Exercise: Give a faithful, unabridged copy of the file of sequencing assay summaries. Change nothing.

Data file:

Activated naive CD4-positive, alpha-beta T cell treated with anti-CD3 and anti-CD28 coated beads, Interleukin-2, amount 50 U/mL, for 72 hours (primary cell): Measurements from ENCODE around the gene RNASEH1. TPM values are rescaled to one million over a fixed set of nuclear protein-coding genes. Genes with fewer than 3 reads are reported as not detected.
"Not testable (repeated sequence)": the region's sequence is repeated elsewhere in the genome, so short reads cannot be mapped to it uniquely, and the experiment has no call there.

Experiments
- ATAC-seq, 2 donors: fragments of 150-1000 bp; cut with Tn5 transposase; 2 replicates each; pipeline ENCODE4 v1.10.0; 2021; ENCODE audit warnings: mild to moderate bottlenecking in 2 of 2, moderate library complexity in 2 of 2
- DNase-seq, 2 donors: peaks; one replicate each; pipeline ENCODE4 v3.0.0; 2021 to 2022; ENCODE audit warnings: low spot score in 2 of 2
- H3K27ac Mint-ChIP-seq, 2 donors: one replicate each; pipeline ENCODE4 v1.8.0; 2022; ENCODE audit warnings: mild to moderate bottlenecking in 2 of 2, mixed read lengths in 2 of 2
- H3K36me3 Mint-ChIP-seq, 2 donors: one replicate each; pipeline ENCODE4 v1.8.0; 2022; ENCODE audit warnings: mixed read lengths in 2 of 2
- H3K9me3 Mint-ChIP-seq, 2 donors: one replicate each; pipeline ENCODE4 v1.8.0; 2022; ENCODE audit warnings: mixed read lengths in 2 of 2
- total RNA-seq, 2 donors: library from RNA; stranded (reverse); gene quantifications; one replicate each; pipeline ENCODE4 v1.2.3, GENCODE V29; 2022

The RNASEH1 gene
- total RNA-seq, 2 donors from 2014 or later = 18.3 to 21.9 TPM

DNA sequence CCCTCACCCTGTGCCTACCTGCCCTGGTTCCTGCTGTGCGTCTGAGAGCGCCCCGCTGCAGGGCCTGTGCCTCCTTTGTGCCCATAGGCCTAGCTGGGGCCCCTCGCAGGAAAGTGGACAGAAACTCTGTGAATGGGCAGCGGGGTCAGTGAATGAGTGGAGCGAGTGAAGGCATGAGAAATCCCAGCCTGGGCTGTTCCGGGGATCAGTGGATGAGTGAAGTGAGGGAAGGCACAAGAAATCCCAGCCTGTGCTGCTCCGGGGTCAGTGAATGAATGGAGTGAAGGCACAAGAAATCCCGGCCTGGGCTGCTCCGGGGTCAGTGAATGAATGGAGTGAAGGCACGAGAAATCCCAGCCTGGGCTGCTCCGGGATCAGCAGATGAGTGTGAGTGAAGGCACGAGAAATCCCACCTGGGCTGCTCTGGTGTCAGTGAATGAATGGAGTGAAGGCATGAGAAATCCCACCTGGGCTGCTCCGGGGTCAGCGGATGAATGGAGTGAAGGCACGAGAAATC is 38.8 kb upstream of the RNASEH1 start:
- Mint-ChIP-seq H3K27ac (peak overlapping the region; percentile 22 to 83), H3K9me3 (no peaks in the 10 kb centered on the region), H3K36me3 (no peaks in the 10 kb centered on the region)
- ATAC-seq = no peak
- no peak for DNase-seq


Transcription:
Activated naive CD4-positive, alpha-beta T cell treated with anti-CD3 and anti-CD28 coated beads, Interleukin-2, amount 50 U/mL, for 72 hours (primary cell): Measurements from ENCODE around the gene RNASEH1. TPM values are rescaled to one million over a fixed set of nuclear protein-coding genes. Genes with fewer than 3 reads are reported as not detected.
"Not testable (repeated sequence)": the region's sequence is repeated elsewhere in the genome, so short reads cannot be mapped to it uniquely, and the experiment has no call there.

Experiments
- ATAC-seq, 2 donors: fragments of 150-1000 bp; cut with Tn5 transposase; 2 replicates each; pipeline ENCODE4 v1.10.0; 2021; ENCODE audit warnings: mild to moderate bottlenecking in 2 of 2, moderate library complexity in 2 of 2
- DNase-seq, 2 donors: peaks; one replicate each; pipeline ENCODE4 v3.0.0; 2021 to 2022; ENCODE audit warnings: low spot score in 2 of 2
- H3K27ac Mint-ChIP-seq, 2 donors: one replicate each; pipeline ENCODE4 v1.8.0; 2022; ENCODE audit warnings: mild to moderate bottlenecking in 2 of 2, mixed read lengths in 2 of 2
- H3K36me3 Mint-ChIP-seq, 2 donors: one replicate each; pipeline ENCODE4 v1.8.0; 2022; ENCODE audit warnings: mixed read lengths in 2 of 2
- H3K9me3 Mint-ChIP-seq, 2 donors: one replicate each; pipeline ENCODE4 v1.8.0; 2022; ENCODE audit warnings: mixed read lengths in 2 of 2
- total RNA-seq, 2 donors: library from RNA; stranded (reverse); gene quantifications; one replicate each; pipeline ENCODE4 v1.2.3, GENCODE V29; 2022

The RNASEH1 gene
- total RNA-seq, 2 donors from 2014 or later = 18.3 to 21.9 TPM

DNA sequence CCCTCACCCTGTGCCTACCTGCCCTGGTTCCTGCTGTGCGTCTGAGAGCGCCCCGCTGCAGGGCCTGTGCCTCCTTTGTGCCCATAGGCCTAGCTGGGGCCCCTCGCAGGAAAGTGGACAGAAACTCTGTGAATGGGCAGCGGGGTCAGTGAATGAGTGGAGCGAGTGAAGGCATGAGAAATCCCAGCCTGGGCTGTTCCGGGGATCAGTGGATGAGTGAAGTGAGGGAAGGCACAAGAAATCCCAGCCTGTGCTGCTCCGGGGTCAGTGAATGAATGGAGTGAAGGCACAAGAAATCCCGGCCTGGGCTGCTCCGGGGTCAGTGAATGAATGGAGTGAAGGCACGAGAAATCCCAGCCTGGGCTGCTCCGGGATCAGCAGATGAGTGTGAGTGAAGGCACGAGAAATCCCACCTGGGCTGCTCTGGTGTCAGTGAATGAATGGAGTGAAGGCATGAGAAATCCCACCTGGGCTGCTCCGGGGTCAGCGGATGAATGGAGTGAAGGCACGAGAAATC is 38.8 kb upstream of the RNASEH1 start:
- Mint-ChIP-seq H3K27ac (peak overlapping the region; percentile 22 to 83), H3K9me3 (no peaks in the 10 kb centered on the region), H3K36me3 (no peaks in the 10 kb centered on the region)
- ATAC-seq = no peak
- no peak for DNase-seq